Pastor convicted of child molestation sentenced to 35 years
Jury finds Ken Adkins guilty of 11 charges
BRUNSWICK, Ga. – A Brunswick pastor who was convicted earlier this month of child molestation was sentenced Tuesday to 35 years in prison, plus life on probation.
After a six-day trial, Kenneth Adkins was convicted of two counts of aggravated child molestation, five counts of child molestation and one count of enticing a child.
The prosecution read a letter aloud during the sentencing hearing from Adkins' accuser, describing the pain that he said he still feels.
Adkins, 57, continued to maintain his innocence as he addressed the court at the hearing.
"I personally believe that I was not only prosecuted, but convicted, because of who I am and not for what I did. But with that being said, sir, I’m ready to face whatever it is that this court decides," Adkins said.
Later in a jailhouse phone interview, Adkins accused the jury of not respecting the justice system.
“A verdict like this, it makes you lose trust in the system that's supposed to be, you know, innocent until proven otherwise. That just did not happen in my case,” Adkins said. “They made up their mind before. … The prosecutor was able to paint me as this influential, powerful guy who just took advantage of kids, took advantage of young people.”
Adkins said the speed with which the jury returned its verdict after a week-long trial leads him to believe they didn't consider the evidence.
“They didn't listen to me. They didn't even give me the respect enough to go back through the evidence. To return a verdict within less than 80 minute -- smething like that -- (after) a week-long trial,” Adkins said. “If they would have looked at the evidence, they would have seen that there was no evidence. He said, she said. It was just crazy. It's still crazy to me.”
Adkins' lawyer called the 35-year sentence harsh.
"It's a severe sentence, particularly for someone of Ken Adkins' age and health," defense attorney Kevin Gough said. "But the court is required to impose sentence and these are serious charges."
Gough said the last several months have made an impact on his client.
"I think he’s a lot more humble," Gough said. "I think he’s a little less naive. Considering that he’s not a stranger to the criminal justice system, I think at times he’s demonstrated some naivete, certainly with the phone calls he made from the jail."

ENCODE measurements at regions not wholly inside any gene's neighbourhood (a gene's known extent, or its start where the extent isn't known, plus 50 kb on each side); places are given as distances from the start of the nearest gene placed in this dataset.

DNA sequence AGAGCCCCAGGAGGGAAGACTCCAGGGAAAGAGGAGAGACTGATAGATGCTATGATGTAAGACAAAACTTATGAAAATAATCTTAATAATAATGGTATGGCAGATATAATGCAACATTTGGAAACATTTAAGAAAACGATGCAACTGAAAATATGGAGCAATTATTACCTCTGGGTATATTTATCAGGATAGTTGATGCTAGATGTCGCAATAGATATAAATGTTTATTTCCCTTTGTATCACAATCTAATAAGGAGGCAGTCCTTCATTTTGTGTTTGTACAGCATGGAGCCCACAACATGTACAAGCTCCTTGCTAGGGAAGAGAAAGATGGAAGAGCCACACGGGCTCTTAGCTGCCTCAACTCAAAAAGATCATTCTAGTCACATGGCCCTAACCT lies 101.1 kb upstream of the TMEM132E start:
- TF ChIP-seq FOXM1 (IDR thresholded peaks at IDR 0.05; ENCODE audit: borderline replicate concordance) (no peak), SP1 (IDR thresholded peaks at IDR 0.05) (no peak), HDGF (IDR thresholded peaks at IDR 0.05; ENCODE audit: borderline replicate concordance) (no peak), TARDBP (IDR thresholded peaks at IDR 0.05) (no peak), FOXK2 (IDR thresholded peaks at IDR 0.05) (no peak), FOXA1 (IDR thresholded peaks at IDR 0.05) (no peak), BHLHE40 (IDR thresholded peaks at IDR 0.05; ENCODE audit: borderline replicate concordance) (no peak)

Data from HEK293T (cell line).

Gough said those phone calls to the two victims from jail were likely what led the jury to its guilty verdict.
Gough said that at the end of the day, Adkins is still the same man whom the public has come to know.
"He’s still Ken. For those of you that knew Ken before he got arrested, Ken’s still Ken," Gough said.
Gough is already working on appealing the conviction. He said a motion for a new trial will be based on the defense's belief that evidence that would have helped Adkins' case was withheld.
The defense centered on whether the victim in the case had reached the age of 16 -- the age of consent in Georgia -- and if he remembered the dates and events correctly.
The accuser, who is now 22, told the Georgia Bureau of Investigation last summer that he hadn't yet turned 15 when Adkins, who was the pastor of his church and became a father figure to him when his grandfather died, began calling and texting him. He said the relationship turned sexual in 2010, when he participated in various acts with his girlfriend and Adkins.
But Gough called into question throughout the trial the victim's age at the time and questioned the timeline of the events.
"When children are involved, it seems it’s easier to have a presumption of guilt than innocence, but that’s not the law," Gough said Monday morning during closing arguments in the trial. "Why now in 2016 does he cry out? Does it really have anything to do with Adkins being a pastor or the homosexual relationship they have?"
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